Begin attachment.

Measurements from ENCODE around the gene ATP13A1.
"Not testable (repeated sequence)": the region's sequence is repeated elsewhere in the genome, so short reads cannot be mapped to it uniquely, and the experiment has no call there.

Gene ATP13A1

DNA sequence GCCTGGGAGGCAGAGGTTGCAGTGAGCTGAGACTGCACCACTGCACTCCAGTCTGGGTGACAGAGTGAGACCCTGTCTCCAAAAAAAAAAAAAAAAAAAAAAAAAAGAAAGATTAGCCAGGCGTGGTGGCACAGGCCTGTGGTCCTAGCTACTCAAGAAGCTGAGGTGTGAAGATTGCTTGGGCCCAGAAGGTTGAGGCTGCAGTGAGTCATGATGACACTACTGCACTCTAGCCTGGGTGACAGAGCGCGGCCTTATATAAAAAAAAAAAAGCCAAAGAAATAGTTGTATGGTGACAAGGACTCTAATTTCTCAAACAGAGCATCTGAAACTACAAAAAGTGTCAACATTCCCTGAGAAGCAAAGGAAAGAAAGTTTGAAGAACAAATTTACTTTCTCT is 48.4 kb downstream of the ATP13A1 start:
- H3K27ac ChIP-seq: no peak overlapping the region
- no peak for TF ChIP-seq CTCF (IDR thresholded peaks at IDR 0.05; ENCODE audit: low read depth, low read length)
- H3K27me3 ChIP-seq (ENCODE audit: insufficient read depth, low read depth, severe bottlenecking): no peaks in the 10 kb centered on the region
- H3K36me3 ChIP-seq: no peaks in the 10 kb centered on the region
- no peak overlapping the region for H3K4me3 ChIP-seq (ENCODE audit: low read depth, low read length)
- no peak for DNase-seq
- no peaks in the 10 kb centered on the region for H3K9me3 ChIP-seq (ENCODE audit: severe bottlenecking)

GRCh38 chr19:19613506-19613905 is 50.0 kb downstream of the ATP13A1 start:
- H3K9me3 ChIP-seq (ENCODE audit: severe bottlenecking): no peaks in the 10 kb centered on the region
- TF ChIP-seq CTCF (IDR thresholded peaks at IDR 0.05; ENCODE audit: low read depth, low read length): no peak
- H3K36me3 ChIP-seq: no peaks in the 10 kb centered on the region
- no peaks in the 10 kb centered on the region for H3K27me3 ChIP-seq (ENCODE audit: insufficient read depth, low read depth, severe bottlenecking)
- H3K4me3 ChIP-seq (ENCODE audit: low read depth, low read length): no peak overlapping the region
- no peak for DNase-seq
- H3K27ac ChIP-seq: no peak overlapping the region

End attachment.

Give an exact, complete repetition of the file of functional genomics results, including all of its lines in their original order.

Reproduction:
Measurements from ENCODE around the gene ATP13A1.
"Not testable (repeated sequence)": the region's sequence is repeated elsewhere in the genome, so short reads cannot be mapped to it uniquely, and the experiment has no call there.

Gene ATP13A1

DNA sequence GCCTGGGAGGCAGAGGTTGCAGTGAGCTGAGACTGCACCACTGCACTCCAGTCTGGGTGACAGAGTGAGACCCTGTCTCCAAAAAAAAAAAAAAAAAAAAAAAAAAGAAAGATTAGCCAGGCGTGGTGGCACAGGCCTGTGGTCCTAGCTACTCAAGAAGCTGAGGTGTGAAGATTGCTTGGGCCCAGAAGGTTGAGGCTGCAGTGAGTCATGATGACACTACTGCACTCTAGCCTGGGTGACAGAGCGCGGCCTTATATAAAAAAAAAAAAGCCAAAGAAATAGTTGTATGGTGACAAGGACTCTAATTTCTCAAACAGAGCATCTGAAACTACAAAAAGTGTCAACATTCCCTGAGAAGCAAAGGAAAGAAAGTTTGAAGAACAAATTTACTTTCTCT is 48.4 kb downstream of the ATP13A1 start:
- H3K27ac ChIP-seq: no peak overlapping the region
- no peak for TF ChIP-seq CTCF (IDR thresholded peaks at IDR 0.05; ENCODE audit: low read depth, low read length)
- H3K27me3 ChIP-seq (ENCODE audit: insufficient read depth, low read depth, severe bottlenecking): no peaks in the 10 kb centered on the region
- H3K36me3 ChIP-seq: no peaks in the 10 kb centered on the region
- no peak overlapping the region for H3K4me3 ChIP-seq (ENCODE audit: low read depth, low read length)
- no peak for DNase-seq
- no peaks in the 10 kb centered on the region for H3K9me3 ChIP-seq (ENCODE audit: severe bottlenecking)

GRCh38 chr19:19613506-19613905 is 50.0 kb downstream of the ATP13A1 start:
- H3K9me3 ChIP-seq (ENCODE audit: severe bottlenecking): no peaks in the 10 kb centered on the region
- TF ChIP-seq CTCF (IDR thresholded peaks at IDR 0.05; ENCODE audit: low read depth, low read length): no peak
- H3K36me3 ChIP-seq: no peaks in the 10 kb centered on the region
- no peaks in the 10 kb centered on the region for H3K27me3 ChIP-seq (ENCODE audit: insufficient read depth, low read depth, severe bottlenecking)
- H3K4me3 ChIP-seq (ENCODE audit: low read depth, low read length): no peak overlapping the region
- no peak for DNase-seq
- H3K27ac ChIP-seq: no peak overlapping the region